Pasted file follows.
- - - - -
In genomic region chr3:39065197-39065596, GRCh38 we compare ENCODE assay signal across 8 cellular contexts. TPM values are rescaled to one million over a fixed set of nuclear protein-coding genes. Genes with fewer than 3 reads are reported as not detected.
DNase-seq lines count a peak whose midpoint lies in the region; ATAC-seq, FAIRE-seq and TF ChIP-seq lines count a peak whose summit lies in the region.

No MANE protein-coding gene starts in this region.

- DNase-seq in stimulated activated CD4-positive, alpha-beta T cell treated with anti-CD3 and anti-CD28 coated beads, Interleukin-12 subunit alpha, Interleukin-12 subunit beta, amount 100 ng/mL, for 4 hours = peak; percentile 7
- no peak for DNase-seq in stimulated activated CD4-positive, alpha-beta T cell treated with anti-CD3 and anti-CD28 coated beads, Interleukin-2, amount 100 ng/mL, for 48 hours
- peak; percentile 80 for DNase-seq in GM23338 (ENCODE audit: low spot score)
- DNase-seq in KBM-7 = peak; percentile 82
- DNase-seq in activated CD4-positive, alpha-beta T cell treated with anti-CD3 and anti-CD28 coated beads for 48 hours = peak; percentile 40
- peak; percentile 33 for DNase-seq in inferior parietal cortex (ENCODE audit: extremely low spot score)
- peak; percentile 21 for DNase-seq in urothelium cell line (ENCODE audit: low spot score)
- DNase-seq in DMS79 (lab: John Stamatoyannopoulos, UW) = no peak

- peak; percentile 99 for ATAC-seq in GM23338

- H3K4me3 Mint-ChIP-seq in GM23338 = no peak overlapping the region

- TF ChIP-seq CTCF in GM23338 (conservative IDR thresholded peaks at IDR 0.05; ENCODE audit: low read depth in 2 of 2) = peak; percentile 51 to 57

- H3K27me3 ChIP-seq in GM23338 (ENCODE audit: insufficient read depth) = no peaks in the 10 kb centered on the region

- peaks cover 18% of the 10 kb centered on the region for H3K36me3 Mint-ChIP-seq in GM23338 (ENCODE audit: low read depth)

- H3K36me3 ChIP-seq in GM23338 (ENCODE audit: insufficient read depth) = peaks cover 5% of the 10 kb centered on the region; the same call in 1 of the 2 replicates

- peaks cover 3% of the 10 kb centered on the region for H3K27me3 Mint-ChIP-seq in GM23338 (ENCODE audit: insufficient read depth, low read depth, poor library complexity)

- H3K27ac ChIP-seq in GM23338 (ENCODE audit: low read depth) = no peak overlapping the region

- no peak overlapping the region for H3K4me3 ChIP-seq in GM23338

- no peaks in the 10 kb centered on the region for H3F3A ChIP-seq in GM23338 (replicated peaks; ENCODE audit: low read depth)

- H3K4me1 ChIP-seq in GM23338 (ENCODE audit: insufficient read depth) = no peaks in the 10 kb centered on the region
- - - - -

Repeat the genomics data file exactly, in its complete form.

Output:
In genomic region chr3:39065197-39065596, GRCh38 we compare ENCODE assay signal across 8 cellular contexts. TPM values are rescaled to one million over a fixed set of nuclear protein-coding genes. Genes with fewer than 3 reads are reported as not detected.
DNase-seq lines count a peak whose midpoint lies in the region; ATAC-seq, FAIRE-seq and TF ChIP-seq lines count a peak whose summit lies in the region.

No MANE protein-coding gene starts in this region.

- DNase-seq in stimulated activated CD4-positive, alpha-beta T cell treated with anti-CD3 and anti-CD28 coated beads, Interleukin-12 subunit alpha, Interleukin-12 subunit beta, amount 100 ng/mL, for 4 hours = peak; percentile 7
- no peak for DNase-seq in stimulated activated CD4-positive, alpha-beta T cell treated with anti-CD3 and anti-CD28 coated beads, Interleukin-2, amount 100 ng/mL, for 48 hours
- peak; percentile 80 for DNase-seq in GM23338 (ENCODE audit: low spot score)
- DNase-seq in KBM-7 = peak; percentile 82
- DNase-seq in activated CD4-positive, alpha-beta T cell treated with anti-CD3 and anti-CD28 coated beads for 48 hours = peak; percentile 40
- peak; percentile 33 for DNase-seq in inferior parietal cortex (ENCODE audit: extremely low spot score)
- peak; percentile 21 for DNase-seq in urothelium cell line (ENCODE audit: low spot score)
- DNase-seq in DMS79 (lab: John Stamatoyannopoulos, UW) = no peak

- peak; percentile 99 for ATAC-seq in GM23338

- H3K4me3 Mint-ChIP-seq in GM23338 = no peak overlapping the region

- TF ChIP-seq CTCF in GM23338 (conservative IDR thresholded peaks at IDR 0.05; ENCODE audit: low read depth in 2 of 2) = peak; percentile 51 to 57

- H3K27me3 ChIP-seq in GM23338 (ENCODE audit: insufficient read depth) = no peaks in the 10 kb centered on the region

- peaks cover 18% of the 10 kb centered on the region for H3K36me3 Mint-ChIP-seq in GM23338 (ENCODE audit: low read depth)

- H3K36me3 ChIP-seq in GM23338 (ENCODE audit: insufficient read depth) = peaks cover 5% of the 10 kb centered on the region; the same call in 1 of the 2 replicates

- peaks cover 3% of the 10 kb centered on the region for H3K27me3 Mint-ChIP-seq in GM23338 (ENCODE audit: insufficient read depth, low read depth, poor library complexity)

- H3K27ac ChIP-seq in GM23338 (ENCODE audit: low read depth) = no peak overlapping the region

- no peak overlapping the region for H3K4me3 ChIP-seq in GM23338

- no peaks in the 10 kb centered on the region for H3F3A ChIP-seq in GM23338 (replicated peaks; ENCODE audit: low read depth)

- H3K4me1 ChIP-seq in GM23338 (ENCODE audit: insufficient read depth) = no peaks in the 10 kb centered on the region